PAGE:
I came across this quote from Theodore Roosevelt in Daring Greatly by Brené Brown, a book I highly recommend. The quote touches on others’ judgement, criticism, self-worth and expecting and preparing for hardships.
There are three key messages in this text, which I will detail below.
Pick whose opinion you value
This is something to keep in mind when trying something new, taking up a new project or putting yourself out there. Especially if you are worried of others’ opinions and judgement or people criticise you. Ask yourself who the negative comments are coming from. Is it someone who is in the arena? Are they as courageous as you, or do the not have any first hand experience? It’s important to consider all feedback if it is constructive, but usually the unnecessary and unwelcome comments that are not helpful come from folks who do not have more or, at least, equal experience or knowledge as you. In this case, their opinion doesn’t really count.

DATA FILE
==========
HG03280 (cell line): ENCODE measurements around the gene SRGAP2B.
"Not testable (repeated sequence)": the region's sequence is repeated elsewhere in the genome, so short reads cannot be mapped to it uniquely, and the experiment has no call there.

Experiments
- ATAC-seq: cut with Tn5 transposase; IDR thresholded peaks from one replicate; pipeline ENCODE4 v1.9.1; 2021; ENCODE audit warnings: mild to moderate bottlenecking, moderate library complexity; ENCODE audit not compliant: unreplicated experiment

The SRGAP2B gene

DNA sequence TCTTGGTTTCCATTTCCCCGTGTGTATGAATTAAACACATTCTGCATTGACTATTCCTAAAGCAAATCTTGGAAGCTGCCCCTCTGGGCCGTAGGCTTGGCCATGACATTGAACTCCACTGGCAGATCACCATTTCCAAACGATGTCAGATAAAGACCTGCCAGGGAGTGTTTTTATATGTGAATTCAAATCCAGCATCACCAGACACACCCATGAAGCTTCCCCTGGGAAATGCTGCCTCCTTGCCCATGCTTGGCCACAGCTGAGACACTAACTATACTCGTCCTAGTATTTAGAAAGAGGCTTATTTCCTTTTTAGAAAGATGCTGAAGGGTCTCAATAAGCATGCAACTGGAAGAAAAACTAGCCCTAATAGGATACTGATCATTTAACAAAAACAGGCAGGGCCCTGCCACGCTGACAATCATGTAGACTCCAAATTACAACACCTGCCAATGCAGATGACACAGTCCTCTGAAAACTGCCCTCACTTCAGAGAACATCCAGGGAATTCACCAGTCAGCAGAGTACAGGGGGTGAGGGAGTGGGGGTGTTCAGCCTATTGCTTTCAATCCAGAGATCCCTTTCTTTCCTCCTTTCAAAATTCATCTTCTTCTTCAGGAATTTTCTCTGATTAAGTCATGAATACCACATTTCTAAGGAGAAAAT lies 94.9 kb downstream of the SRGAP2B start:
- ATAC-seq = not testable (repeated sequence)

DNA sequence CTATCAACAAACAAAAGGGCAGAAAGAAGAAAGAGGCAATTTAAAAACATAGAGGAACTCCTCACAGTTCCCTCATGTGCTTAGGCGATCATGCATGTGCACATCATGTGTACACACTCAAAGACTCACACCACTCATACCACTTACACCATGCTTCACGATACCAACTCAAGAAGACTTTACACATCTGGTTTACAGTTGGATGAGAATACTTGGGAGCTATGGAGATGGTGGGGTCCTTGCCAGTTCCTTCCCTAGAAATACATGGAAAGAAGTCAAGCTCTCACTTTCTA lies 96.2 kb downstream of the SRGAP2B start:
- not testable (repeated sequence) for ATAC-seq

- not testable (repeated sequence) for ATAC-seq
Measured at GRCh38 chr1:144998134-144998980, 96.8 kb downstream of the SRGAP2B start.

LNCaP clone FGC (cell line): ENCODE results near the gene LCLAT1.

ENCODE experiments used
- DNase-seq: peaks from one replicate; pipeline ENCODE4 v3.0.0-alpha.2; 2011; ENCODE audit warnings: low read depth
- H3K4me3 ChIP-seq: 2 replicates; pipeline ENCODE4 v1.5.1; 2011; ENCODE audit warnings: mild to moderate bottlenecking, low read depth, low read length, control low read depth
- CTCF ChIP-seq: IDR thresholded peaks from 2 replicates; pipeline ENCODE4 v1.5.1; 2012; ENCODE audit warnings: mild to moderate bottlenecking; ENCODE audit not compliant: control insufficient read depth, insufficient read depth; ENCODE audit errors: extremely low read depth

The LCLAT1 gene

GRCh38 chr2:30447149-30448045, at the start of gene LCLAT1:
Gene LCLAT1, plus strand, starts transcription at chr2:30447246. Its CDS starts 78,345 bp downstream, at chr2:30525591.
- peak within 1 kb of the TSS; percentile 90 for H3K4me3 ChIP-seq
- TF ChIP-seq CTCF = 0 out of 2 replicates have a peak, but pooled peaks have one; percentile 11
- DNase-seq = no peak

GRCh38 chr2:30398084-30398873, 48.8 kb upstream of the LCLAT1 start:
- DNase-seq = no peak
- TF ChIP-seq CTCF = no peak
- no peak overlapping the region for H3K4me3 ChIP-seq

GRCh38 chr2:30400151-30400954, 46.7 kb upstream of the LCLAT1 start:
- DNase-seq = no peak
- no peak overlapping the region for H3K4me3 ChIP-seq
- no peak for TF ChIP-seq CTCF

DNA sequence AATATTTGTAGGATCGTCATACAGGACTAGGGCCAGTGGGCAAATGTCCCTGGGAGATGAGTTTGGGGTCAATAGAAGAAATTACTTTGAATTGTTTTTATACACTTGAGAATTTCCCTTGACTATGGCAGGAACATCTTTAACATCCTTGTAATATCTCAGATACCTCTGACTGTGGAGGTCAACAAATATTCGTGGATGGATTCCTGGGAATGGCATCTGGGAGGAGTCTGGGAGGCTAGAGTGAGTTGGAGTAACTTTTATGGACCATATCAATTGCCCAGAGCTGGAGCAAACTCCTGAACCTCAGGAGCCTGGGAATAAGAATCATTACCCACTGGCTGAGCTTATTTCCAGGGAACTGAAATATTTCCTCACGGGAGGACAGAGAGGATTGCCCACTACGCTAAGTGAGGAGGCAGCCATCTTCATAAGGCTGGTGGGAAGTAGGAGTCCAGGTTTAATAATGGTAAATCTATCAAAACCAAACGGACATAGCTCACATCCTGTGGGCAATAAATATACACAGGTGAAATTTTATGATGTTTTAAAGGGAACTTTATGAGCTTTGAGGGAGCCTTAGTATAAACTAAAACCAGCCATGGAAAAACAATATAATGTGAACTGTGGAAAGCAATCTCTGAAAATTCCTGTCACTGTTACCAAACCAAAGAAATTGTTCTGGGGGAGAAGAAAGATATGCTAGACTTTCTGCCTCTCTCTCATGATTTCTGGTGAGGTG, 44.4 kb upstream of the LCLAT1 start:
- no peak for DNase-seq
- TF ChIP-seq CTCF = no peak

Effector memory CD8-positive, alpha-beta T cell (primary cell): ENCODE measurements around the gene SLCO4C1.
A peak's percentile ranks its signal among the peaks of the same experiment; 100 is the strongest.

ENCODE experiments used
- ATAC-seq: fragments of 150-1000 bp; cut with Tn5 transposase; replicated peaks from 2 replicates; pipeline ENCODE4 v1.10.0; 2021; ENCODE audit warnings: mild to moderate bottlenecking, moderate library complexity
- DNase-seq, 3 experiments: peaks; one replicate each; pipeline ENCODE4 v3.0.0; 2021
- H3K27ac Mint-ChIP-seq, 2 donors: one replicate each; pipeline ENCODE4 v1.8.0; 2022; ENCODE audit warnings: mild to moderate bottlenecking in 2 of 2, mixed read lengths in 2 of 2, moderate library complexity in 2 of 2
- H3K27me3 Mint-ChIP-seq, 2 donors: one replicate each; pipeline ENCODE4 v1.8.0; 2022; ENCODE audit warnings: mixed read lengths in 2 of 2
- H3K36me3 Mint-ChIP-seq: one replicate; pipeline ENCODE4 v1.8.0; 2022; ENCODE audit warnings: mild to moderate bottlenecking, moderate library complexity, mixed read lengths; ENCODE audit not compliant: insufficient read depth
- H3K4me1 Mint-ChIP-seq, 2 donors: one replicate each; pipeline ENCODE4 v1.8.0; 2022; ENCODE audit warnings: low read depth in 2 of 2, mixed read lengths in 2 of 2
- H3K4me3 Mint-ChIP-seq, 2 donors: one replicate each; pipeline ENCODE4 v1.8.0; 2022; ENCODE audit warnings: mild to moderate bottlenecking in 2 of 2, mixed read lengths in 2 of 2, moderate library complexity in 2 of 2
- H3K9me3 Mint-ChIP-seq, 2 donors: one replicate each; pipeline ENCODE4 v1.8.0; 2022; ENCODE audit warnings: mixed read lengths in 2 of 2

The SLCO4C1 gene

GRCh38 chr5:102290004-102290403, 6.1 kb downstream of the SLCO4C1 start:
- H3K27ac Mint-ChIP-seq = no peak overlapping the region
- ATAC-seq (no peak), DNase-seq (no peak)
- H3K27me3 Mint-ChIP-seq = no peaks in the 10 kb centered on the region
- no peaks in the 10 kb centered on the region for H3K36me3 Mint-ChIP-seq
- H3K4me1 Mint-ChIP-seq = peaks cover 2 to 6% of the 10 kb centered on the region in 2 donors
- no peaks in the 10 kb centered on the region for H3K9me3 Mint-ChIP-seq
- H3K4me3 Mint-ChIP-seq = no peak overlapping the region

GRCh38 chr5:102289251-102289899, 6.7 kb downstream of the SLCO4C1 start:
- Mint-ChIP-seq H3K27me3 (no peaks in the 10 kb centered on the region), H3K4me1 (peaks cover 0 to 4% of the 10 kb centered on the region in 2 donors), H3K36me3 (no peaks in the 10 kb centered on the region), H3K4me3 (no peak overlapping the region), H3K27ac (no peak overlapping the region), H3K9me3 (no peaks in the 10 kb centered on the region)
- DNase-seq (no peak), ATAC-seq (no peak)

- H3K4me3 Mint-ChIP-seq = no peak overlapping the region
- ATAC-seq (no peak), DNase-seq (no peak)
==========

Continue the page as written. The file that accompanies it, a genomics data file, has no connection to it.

It will be tough, be prepared
The second takeaway is the acknowledgement that being in the arena will lead to sweat, dust and blood and you will probably come short, i. e. have setbacks multiple times. If we expect messiness, hardships and fatigue, we can prepare ourselves and try to put some strategies in place to pick ourselves back up. If we don’t know this is to be expected, we might find ourselves doubting our capability and wondering if we should give up
Know your worth
Closely linked to both points above is the fact that you need to be strong in the knowledge of your abilities and resilience to be able to ignore criticism that is sterile. You must also be willing to fight and spend a lot of time and energy into the project you are tackling, which is easier to do if you have faith in yourself and your capacity to overcome issues.
I have found the image of the man in the aren useful in multiple occasions and hope it can be helpful to you too